By: Joe Strupp
Severe criticism of Sen. Trent Lott, R-Miss., for his allegedly racist remarks is growing in a surprising place — among his home state’s major newspapers, including his hometown paper, which on Thursday joined the push for him to step aside as incoming Senate Majority leader.
“We have not had a lot of support [from readers] on that position,” Editor Dan Davis of The Mississippi Press in Pascagoula told E&P Online after his paper urged its most famous local product to step down from his leadership post. “We have had some people call and cancel subscriptions, but we expect that when we take an unpopular stand.”
Throughout the state, papers have blasted Lott since the remarks made news nationwide earlier this week. The uproar began after Lott commented at the 100th birthday part of retiring Sen. Strom Thurmond, R-S.C., that the country would have been “better off” if Thurmond, a former segregationist, had been elected president when he ran on the Dixiecrat ticket in 1948. Since then, Mississippi papers have made the story a Page One regular and, for the most part, editorialized against Lott’s remarks.
In Biloxi, The Sun Herald spoke up on Tuesday with an editorial that stated “What was Lott thinking?” At The Clarion-Ledger of Jackson, the state’s largest-circulation paper, an editorial this week stated, “It was a lamentable lapse that, unfortunately, plays to a seemingly unshakable, outdated stereotype of Mississippi that no longer holds true.”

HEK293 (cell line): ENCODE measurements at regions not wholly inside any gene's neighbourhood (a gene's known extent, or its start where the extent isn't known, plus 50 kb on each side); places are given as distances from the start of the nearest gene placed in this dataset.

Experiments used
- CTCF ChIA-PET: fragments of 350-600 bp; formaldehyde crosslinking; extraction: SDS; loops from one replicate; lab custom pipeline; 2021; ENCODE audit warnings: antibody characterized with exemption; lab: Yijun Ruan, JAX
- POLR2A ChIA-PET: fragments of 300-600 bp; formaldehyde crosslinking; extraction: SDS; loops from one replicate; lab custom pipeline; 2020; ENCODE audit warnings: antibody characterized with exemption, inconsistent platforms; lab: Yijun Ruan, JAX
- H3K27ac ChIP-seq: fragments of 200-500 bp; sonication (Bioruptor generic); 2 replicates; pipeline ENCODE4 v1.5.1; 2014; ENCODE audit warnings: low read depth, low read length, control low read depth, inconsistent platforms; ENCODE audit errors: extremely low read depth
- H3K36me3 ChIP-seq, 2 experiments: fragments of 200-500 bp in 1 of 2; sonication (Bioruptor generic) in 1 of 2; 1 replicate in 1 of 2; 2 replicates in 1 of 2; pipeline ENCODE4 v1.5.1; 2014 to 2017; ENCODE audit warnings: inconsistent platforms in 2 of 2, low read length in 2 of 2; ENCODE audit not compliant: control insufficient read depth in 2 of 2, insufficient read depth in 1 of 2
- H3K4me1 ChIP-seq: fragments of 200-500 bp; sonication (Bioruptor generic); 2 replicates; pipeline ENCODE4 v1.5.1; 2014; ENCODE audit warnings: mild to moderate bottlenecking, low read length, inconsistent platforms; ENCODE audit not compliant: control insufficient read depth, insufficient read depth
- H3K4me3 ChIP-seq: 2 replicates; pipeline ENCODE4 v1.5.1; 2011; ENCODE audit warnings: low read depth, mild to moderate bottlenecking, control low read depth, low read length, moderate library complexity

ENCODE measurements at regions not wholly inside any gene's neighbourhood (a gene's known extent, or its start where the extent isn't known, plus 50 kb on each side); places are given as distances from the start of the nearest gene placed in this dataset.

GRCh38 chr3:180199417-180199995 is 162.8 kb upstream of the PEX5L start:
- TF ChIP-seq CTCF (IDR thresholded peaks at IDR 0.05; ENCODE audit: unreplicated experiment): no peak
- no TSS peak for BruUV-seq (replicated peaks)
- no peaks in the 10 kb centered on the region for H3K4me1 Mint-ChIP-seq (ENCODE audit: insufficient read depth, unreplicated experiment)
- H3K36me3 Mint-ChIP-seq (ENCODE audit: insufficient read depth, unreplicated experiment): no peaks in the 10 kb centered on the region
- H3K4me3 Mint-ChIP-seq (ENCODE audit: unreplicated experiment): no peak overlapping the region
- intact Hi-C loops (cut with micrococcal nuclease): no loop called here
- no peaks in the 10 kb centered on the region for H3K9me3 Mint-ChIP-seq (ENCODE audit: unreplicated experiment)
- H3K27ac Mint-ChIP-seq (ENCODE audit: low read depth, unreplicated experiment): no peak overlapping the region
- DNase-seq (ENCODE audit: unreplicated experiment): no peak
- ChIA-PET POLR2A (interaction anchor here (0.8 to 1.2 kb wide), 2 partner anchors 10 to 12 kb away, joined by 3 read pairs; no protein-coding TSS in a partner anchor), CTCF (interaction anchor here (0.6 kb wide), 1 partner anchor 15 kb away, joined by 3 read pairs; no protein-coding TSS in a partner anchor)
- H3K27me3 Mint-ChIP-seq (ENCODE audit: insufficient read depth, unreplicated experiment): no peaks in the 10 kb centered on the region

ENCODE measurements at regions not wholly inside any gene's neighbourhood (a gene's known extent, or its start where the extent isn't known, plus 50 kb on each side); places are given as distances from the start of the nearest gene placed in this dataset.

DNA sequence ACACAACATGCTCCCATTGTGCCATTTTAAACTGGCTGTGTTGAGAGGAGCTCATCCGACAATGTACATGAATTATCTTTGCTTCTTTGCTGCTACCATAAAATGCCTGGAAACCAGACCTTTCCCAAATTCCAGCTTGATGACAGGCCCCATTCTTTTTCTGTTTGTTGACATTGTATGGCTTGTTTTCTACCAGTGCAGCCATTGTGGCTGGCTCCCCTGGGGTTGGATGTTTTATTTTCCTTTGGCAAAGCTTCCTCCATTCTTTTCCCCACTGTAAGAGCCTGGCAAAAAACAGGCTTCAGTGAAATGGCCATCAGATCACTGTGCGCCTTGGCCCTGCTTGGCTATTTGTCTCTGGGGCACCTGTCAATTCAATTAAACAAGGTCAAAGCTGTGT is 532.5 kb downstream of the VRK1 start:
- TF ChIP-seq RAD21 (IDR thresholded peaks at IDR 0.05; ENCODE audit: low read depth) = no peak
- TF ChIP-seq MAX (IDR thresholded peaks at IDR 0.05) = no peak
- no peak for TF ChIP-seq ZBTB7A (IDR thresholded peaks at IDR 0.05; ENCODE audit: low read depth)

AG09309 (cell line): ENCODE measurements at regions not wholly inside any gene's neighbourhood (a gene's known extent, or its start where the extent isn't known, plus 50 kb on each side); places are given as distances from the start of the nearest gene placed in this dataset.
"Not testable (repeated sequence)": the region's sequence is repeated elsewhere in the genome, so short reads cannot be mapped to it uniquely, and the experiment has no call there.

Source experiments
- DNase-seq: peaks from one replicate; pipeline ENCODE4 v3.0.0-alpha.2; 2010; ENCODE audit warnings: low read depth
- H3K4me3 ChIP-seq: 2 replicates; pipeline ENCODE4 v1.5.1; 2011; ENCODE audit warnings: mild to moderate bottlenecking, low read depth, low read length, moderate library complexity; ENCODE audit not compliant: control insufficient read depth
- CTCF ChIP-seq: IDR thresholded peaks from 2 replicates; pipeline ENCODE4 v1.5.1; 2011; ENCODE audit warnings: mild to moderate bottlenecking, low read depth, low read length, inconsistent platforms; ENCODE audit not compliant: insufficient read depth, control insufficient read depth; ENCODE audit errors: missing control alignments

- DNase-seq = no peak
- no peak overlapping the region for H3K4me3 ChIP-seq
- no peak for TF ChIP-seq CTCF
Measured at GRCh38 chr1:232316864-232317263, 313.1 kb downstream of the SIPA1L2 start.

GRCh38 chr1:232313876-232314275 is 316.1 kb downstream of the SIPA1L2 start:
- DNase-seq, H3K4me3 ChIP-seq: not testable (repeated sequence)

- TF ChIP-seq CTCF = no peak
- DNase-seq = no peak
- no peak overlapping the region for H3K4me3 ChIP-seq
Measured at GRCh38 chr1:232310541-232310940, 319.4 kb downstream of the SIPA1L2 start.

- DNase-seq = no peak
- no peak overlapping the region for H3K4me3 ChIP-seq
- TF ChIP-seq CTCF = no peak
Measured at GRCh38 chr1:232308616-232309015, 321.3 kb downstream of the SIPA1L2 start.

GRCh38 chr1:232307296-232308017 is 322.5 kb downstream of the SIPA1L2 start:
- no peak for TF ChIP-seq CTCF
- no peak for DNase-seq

Clarion-Ledger columnist Eric Stringfellow suggested that Lott had “slipped into a time warp,” adding, “Old-school demagoguery has no place within our nation’s leadership.” The newspaper plans to run a second editorial Friday demanding that Lott explain his comments to local residents, according to Ron Agnew, executive editor. “We will hold his feet to the fire,” he said. “We have a responsibility to our readers.”
The Jackson paper made national news of its own on Wednesday when it reported that Lott had made similar comments about Thurmond in 1980 during a local visit by Ronald Reagan when he was running for president — a story that ran after a reader called the paper to remind editors about the incident.
The strong outcry against Lott by his home state papers takes on more significance when one considers Lott’s popularity in Mississippi, which counts on him for federal funding due to his Senate leadership status. Losing that post could mean a loss in dollars to the state’s troubled economy.
A Clarion-Ledger online poll of about 1,000 readers proved the point, with 67% saying Lott should remain majority leader. The Jackson paper plans to run a full page of letters from readers on Sunday.
“There is a strong sense that Mississippi will lose if he steps aside as majority leader,” said Lloyd Gray, editor of the Northeast Mississippi Daily Journal in Tupelo. “So many people here are reluctant to call for that.” That concern did not stop the Daily Journal from criticizing Lott in an editorial on Wednesday, which said the senator “didn’t help Mississippi’s image.”